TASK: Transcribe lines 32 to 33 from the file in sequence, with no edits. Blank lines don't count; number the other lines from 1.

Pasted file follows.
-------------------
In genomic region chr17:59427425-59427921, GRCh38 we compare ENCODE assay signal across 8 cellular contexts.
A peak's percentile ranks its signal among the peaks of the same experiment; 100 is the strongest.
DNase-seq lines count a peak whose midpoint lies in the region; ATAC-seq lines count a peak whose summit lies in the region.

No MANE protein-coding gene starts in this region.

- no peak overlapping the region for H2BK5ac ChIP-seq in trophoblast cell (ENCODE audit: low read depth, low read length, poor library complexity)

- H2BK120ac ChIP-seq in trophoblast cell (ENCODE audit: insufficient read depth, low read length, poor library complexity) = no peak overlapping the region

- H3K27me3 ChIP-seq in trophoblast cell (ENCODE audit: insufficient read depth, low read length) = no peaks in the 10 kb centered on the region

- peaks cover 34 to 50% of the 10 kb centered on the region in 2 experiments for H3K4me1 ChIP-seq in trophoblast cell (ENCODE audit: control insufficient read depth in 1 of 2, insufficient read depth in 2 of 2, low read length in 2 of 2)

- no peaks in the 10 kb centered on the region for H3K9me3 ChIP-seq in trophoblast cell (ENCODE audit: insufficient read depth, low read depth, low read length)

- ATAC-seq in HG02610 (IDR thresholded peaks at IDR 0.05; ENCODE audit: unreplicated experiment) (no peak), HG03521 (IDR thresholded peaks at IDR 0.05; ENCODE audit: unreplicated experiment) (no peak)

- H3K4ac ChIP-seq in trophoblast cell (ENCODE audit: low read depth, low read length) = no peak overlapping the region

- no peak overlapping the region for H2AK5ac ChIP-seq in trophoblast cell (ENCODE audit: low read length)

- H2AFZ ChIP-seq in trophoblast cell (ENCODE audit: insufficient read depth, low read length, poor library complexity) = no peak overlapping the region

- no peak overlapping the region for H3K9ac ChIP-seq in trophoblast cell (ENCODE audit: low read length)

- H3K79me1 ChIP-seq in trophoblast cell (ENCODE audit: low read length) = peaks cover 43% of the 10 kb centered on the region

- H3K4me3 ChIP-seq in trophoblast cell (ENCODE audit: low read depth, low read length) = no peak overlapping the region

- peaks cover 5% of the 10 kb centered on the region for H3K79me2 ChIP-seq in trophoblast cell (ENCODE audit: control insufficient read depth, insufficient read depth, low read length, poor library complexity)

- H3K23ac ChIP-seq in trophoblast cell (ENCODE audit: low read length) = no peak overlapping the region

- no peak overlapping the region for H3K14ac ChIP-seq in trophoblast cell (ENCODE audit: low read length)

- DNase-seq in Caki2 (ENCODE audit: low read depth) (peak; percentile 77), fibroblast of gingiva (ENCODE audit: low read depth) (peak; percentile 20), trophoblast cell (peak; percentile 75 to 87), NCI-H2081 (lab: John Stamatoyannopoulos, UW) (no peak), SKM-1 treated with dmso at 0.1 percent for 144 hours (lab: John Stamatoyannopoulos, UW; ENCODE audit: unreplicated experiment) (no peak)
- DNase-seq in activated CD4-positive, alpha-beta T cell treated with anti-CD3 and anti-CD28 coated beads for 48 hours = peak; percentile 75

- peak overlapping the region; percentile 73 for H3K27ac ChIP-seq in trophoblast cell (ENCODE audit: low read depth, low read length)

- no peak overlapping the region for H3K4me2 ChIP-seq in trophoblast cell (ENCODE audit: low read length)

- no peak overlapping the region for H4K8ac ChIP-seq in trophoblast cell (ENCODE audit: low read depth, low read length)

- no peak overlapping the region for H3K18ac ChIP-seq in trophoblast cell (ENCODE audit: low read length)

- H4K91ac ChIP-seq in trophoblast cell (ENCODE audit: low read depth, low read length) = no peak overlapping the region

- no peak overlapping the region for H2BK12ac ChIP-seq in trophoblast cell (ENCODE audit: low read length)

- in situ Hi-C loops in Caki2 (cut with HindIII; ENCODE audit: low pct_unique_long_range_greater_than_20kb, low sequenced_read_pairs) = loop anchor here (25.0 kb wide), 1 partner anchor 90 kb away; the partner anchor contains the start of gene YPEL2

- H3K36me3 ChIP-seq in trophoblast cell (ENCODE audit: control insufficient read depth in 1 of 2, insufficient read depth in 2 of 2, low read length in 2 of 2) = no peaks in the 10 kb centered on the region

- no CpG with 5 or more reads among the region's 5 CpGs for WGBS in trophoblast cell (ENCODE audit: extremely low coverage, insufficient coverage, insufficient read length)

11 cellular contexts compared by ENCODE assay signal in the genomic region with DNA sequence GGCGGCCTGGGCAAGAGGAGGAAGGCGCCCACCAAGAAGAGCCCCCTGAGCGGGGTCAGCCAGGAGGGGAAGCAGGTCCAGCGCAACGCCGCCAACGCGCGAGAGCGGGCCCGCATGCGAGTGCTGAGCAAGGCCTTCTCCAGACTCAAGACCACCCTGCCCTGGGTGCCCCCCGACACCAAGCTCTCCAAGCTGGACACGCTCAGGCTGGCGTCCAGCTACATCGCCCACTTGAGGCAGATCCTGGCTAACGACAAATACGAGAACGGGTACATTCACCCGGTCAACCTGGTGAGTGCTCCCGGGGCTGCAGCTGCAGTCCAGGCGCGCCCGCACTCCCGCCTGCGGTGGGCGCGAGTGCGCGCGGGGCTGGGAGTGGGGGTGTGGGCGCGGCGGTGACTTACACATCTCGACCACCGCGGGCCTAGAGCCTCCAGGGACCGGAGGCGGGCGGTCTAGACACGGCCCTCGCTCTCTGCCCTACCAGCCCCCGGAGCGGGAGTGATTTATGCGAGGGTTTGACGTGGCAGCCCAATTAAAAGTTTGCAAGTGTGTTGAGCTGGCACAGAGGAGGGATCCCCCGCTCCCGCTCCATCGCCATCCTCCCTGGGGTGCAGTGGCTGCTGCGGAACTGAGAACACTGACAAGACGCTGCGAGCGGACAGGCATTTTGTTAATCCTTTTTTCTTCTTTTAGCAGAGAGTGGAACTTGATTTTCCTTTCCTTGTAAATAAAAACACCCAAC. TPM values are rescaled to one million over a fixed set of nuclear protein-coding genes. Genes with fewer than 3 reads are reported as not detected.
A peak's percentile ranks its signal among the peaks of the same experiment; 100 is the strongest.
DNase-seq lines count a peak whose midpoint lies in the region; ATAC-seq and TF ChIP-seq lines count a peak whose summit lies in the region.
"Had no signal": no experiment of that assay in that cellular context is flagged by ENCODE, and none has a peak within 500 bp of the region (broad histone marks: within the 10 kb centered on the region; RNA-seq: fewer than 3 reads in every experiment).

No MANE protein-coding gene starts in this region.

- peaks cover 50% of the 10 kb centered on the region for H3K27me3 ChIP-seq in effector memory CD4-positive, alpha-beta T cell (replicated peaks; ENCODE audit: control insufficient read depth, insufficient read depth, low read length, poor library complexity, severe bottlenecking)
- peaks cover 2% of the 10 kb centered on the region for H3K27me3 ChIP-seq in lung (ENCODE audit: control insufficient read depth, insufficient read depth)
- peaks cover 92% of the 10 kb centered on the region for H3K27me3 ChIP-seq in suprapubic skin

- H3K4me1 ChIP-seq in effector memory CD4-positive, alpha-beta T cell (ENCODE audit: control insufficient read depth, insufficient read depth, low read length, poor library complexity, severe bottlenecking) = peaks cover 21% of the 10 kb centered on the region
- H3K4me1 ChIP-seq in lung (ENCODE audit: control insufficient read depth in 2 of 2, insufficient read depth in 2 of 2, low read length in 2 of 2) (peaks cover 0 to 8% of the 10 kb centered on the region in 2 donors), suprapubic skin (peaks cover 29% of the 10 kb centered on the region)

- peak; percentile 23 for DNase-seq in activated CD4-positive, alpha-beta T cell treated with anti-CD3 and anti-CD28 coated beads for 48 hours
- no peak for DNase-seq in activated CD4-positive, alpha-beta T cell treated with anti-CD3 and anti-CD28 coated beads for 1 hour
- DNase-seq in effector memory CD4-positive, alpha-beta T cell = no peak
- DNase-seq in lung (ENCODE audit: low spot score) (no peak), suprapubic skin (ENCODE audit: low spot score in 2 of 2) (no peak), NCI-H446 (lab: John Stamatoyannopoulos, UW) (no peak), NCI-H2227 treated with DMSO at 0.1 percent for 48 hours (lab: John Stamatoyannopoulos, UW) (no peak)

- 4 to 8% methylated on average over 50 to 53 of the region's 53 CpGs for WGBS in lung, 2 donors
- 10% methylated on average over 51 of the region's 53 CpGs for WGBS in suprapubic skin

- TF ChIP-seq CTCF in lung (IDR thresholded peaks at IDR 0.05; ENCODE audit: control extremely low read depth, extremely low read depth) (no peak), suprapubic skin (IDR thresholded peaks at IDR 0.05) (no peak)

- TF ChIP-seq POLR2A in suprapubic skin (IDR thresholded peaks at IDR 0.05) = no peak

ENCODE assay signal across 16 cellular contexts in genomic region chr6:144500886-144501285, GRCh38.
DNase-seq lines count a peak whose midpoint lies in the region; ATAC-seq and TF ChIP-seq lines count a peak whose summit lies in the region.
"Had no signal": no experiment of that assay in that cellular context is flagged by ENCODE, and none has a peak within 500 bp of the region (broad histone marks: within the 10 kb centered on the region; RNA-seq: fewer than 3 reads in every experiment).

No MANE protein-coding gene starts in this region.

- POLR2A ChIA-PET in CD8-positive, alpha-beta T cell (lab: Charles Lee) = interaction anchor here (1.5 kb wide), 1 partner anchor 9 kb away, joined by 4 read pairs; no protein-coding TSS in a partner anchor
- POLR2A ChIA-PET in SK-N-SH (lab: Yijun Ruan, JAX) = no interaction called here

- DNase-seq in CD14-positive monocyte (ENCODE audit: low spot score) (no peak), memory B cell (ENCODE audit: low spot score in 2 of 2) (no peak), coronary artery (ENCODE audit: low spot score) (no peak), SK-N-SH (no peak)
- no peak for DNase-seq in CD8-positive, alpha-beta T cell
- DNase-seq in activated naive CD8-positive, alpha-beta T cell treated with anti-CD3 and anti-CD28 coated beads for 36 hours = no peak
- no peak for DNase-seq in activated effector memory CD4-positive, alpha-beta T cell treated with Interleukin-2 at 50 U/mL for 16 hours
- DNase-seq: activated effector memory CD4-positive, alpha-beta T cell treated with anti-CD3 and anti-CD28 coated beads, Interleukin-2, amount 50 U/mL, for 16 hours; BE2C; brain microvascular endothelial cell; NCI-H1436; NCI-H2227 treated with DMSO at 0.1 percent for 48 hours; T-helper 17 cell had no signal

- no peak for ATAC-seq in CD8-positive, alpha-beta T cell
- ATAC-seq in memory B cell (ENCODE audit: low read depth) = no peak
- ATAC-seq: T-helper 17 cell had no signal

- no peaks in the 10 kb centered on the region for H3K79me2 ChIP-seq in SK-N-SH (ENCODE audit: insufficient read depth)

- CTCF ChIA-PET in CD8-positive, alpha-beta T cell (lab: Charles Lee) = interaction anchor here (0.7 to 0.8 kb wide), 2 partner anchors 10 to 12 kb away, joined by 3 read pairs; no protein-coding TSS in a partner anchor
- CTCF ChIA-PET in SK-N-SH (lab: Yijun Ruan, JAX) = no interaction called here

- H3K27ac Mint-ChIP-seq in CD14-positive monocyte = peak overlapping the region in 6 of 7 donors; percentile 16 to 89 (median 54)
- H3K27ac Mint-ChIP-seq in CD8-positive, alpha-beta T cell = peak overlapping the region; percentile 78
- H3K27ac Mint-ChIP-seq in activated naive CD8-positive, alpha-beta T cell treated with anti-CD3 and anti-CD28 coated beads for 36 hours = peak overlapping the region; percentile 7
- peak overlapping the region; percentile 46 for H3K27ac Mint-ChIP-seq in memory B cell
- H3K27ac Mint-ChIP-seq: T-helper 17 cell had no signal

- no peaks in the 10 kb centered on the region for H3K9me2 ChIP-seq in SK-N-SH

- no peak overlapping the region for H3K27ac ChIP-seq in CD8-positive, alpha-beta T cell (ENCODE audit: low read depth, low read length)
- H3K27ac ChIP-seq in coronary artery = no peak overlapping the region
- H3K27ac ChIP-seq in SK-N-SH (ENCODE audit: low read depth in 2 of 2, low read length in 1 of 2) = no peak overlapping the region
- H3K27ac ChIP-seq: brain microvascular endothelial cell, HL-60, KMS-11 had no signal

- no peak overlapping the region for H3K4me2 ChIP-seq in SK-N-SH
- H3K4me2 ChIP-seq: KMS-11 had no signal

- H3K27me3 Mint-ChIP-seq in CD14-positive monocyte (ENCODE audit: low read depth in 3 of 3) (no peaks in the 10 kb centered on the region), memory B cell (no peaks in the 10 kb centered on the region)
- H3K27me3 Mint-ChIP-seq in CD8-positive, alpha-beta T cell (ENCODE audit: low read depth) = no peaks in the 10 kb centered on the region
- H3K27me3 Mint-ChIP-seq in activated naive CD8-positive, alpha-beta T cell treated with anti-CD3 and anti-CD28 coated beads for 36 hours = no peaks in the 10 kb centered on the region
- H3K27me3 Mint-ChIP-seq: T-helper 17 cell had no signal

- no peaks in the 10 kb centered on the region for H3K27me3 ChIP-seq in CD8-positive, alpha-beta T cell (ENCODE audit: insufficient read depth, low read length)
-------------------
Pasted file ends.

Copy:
A peak's percentile ranks its signal among the peaks of the same experiment; 100 is the strongest.
DNase-seq lines count a peak whose midpoint lies in the region; ATAC-seq and TF ChIP-seq lines count a peak whose summit lies in the region.